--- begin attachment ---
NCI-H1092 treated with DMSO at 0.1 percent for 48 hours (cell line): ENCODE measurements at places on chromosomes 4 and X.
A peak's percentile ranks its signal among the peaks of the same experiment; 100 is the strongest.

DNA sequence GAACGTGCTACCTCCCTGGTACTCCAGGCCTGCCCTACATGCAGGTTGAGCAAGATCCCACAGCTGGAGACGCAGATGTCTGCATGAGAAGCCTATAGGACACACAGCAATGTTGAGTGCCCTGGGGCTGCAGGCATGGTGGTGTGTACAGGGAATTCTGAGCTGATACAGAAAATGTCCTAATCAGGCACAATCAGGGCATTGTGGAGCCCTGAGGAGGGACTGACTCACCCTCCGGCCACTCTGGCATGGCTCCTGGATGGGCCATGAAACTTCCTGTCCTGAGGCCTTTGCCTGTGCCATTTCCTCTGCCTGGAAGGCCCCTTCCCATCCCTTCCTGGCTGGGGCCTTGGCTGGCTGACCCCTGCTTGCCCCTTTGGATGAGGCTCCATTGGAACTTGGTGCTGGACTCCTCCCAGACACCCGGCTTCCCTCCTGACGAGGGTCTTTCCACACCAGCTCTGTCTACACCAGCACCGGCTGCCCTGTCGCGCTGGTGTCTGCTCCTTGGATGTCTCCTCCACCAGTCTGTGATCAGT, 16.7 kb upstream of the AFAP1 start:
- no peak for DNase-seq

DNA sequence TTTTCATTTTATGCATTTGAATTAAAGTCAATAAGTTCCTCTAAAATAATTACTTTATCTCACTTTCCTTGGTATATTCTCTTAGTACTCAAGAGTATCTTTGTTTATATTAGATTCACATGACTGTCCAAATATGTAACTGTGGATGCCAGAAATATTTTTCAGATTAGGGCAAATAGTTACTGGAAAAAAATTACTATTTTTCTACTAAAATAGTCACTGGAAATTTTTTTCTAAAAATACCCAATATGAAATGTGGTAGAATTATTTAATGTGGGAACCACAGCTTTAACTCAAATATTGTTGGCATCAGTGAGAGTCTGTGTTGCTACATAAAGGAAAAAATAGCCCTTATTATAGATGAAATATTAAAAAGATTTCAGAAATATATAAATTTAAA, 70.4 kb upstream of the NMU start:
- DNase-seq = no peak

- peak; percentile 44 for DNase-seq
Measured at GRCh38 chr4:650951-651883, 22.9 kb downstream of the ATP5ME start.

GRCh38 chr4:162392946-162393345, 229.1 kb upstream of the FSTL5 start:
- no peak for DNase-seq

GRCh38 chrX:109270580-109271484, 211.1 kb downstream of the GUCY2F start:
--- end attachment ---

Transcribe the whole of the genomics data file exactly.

NCI-H1092 treated with DMSO at 0.1 percent for 48 hours (cell line): ENCODE measurements at places on chromosomes 4 and X.
A peak's percentile ranks its signal among the peaks of the same experiment; 100 is the strongest.

DNA sequence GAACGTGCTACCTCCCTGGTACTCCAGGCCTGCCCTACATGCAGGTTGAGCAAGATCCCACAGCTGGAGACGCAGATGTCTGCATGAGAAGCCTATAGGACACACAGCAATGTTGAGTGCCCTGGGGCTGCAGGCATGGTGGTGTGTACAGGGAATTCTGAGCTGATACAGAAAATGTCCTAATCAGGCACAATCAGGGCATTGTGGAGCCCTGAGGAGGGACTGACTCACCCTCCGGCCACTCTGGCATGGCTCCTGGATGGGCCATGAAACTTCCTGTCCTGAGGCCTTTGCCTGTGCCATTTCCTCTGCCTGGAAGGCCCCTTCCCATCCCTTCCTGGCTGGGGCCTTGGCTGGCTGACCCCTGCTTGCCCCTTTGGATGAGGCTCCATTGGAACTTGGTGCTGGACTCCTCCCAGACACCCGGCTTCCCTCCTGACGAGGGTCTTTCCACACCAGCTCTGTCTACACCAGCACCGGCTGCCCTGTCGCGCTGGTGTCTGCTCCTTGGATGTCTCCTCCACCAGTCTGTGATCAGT, 16.7 kb upstream of the AFAP1 start:
- no peak for DNase-seq

DNA sequence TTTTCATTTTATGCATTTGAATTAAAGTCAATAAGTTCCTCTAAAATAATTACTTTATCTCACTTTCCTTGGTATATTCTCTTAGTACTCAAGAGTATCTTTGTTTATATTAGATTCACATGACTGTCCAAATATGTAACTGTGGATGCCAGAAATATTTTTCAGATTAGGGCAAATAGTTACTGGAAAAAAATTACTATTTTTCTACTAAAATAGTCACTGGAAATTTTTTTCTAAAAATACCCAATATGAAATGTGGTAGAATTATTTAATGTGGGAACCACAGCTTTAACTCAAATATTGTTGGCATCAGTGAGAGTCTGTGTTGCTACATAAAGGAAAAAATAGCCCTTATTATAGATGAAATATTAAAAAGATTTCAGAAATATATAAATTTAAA, 70.4 kb upstream of the NMU start:
- DNase-seq = no peak

- peak; percentile 44 for DNase-seq
Measured at GRCh38 chr4:650951-651883, 22.9 kb downstream of the ATP5ME start.

GRCh38 chr4:162392946-162393345, 229.1 kb upstream of the FSTL5 start:
- no peak for DNase-seq

GRCh38 chrX:109270580-109271484, 211.1 kb downstream of the GUCY2F start: